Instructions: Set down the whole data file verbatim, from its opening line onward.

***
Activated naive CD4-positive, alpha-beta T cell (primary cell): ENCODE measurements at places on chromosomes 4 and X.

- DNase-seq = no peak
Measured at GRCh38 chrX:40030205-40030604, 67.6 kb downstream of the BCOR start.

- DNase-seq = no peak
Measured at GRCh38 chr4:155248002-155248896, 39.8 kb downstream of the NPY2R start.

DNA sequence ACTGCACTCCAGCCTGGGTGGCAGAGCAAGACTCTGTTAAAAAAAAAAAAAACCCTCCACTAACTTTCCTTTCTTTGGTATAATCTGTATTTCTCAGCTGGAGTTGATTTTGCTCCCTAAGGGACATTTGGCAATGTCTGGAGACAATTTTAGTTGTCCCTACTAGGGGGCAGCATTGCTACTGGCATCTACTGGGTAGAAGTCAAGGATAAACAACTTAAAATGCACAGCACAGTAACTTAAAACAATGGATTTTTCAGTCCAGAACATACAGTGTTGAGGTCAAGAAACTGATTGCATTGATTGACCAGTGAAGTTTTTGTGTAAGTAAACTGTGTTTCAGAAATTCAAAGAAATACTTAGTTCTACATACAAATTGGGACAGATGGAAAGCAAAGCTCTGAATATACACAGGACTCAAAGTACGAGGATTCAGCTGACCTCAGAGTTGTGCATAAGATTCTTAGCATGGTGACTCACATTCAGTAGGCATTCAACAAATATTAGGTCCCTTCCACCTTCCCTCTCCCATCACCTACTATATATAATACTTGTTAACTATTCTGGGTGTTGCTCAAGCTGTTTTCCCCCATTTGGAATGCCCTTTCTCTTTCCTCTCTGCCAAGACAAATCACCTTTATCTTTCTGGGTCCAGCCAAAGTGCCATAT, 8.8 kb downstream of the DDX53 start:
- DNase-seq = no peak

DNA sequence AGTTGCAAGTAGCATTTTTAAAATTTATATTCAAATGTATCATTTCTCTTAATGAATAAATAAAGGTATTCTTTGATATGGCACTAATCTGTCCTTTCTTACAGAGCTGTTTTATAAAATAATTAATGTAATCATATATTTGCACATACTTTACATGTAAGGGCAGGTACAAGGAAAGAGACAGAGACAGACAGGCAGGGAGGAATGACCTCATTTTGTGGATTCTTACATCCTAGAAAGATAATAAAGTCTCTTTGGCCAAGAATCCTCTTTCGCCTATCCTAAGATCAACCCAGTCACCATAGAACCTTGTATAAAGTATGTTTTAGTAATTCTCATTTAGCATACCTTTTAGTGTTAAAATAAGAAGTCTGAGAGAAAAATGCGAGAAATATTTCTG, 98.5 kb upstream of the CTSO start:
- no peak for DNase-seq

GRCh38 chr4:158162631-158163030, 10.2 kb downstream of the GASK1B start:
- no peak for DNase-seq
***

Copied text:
Activated naive CD4-positive, alpha-beta T cell (primary cell): ENCODE measurements at places on chromosomes 4 and X.

- DNase-seq = no peak
Measured at GRCh38 chrX:40030205-40030604, 67.6 kb downstream of the BCOR start.

- DNase-seq = no peak
Measured at GRCh38 chr4:155248002-155248896, 39.8 kb downstream of the NPY2R start.

DNA sequence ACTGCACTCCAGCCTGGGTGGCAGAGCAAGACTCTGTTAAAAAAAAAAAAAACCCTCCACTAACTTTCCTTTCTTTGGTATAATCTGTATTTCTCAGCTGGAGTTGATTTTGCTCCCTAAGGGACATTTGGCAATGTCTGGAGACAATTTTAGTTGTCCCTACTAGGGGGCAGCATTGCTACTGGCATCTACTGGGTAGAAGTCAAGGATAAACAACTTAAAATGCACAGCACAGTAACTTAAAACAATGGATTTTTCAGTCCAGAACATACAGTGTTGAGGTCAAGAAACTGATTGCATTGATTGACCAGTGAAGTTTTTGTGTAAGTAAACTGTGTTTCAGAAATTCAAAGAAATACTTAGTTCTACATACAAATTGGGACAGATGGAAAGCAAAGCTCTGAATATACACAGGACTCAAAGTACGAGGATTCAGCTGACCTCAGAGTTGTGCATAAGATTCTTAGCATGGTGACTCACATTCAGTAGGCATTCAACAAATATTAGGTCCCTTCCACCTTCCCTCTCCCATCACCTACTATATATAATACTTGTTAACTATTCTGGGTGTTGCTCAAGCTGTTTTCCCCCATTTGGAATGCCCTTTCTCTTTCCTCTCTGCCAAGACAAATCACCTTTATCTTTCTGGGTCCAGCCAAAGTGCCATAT, 8.8 kb downstream of the DDX53 start:
- DNase-seq = no peak

DNA sequence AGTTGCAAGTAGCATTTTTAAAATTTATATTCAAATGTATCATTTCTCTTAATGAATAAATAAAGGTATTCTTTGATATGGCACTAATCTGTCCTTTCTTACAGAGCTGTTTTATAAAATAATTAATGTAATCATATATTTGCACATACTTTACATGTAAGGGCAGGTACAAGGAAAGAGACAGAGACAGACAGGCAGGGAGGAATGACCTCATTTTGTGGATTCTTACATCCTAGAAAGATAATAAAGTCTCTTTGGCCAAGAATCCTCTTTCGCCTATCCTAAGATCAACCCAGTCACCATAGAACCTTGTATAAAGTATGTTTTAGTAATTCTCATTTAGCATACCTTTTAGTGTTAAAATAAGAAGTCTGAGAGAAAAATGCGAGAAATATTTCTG, 98.5 kb upstream of the CTSO start:
- no peak for DNase-seq

GRCh38 chr4:158162631-158163030, 10.2 kb downstream of the GASK1B start:
- no peak for DNase-seq